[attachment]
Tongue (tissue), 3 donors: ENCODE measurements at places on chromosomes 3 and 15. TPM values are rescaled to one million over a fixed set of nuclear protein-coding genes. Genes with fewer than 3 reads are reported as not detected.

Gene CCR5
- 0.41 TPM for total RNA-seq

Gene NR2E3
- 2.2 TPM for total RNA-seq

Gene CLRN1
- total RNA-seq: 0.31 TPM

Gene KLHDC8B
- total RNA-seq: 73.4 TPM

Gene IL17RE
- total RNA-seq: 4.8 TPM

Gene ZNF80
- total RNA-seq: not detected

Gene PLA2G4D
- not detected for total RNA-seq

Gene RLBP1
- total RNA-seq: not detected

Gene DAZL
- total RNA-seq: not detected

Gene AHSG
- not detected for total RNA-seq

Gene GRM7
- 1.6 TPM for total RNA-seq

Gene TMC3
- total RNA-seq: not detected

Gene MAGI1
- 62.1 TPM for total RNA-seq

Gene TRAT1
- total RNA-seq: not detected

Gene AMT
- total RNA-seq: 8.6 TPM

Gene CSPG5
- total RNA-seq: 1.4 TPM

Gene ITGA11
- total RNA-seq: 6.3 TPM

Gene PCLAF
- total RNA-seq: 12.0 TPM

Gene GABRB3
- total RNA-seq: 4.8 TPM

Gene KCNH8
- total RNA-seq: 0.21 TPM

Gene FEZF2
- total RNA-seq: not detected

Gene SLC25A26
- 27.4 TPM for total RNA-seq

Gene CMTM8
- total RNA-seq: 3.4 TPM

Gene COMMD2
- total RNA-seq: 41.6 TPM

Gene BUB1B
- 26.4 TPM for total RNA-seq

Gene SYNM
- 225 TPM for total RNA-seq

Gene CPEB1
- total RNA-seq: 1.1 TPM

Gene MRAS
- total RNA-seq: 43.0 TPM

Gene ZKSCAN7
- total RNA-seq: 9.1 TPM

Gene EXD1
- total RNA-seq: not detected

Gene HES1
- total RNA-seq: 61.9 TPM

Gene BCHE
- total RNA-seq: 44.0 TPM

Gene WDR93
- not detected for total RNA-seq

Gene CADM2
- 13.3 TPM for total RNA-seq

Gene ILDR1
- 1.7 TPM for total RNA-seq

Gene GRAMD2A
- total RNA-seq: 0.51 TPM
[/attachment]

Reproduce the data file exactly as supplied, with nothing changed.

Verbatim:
Tongue (tissue), 3 donors: ENCODE measurements at places on chromosomes 3 and 15. TPM values are rescaled to one million over a fixed set of nuclear protein-coding genes. Genes with fewer than 3 reads are reported as not detected.

Gene CCR5
- 0.41 TPM for total RNA-seq

Gene NR2E3
- 2.2 TPM for total RNA-seq

Gene CLRN1
- total RNA-seq: 0.31 TPM

Gene KLHDC8B
- total RNA-seq: 73.4 TPM

Gene IL17RE
- total RNA-seq: 4.8 TPM

Gene ZNF80
- total RNA-seq: not detected

Gene PLA2G4D
- not detected for total RNA-seq

Gene RLBP1
- total RNA-seq: not detected

Gene DAZL
- total RNA-seq: not detected

Gene AHSG
- not detected for total RNA-seq

Gene GRM7
- 1.6 TPM for total RNA-seq

Gene TMC3
- total RNA-seq: not detected

Gene MAGI1
- 62.1 TPM for total RNA-seq

Gene TRAT1
- total RNA-seq: not detected

Gene AMT
- total RNA-seq: 8.6 TPM

Gene CSPG5
- total RNA-seq: 1.4 TPM

Gene ITGA11
- total RNA-seq: 6.3 TPM

Gene PCLAF
- total RNA-seq: 12.0 TPM

Gene GABRB3
- total RNA-seq: 4.8 TPM

Gene KCNH8
- total RNA-seq: 0.21 TPM

Gene FEZF2
- total RNA-seq: not detected

Gene SLC25A26
- 27.4 TPM for total RNA-seq

Gene CMTM8
- total RNA-seq: 3.4 TPM

Gene COMMD2
- total RNA-seq: 41.6 TPM

Gene BUB1B
- 26.4 TPM for total RNA-seq

Gene SYNM
- 225 TPM for total RNA-seq

Gene CPEB1
- total RNA-seq: 1.1 TPM

Gene MRAS
- total RNA-seq: 43.0 TPM

Gene ZKSCAN7
- total RNA-seq: 9.1 TPM

Gene EXD1
- total RNA-seq: not detected

Gene HES1
- total RNA-seq: 61.9 TPM

Gene BCHE
- total RNA-seq: 44.0 TPM

Gene WDR93
- not detected for total RNA-seq

Gene CADM2
- 13.3 TPM for total RNA-seq

Gene ILDR1
- 1.7 TPM for total RNA-seq

Gene GRAMD2A
- total RNA-seq: 0.51 TPM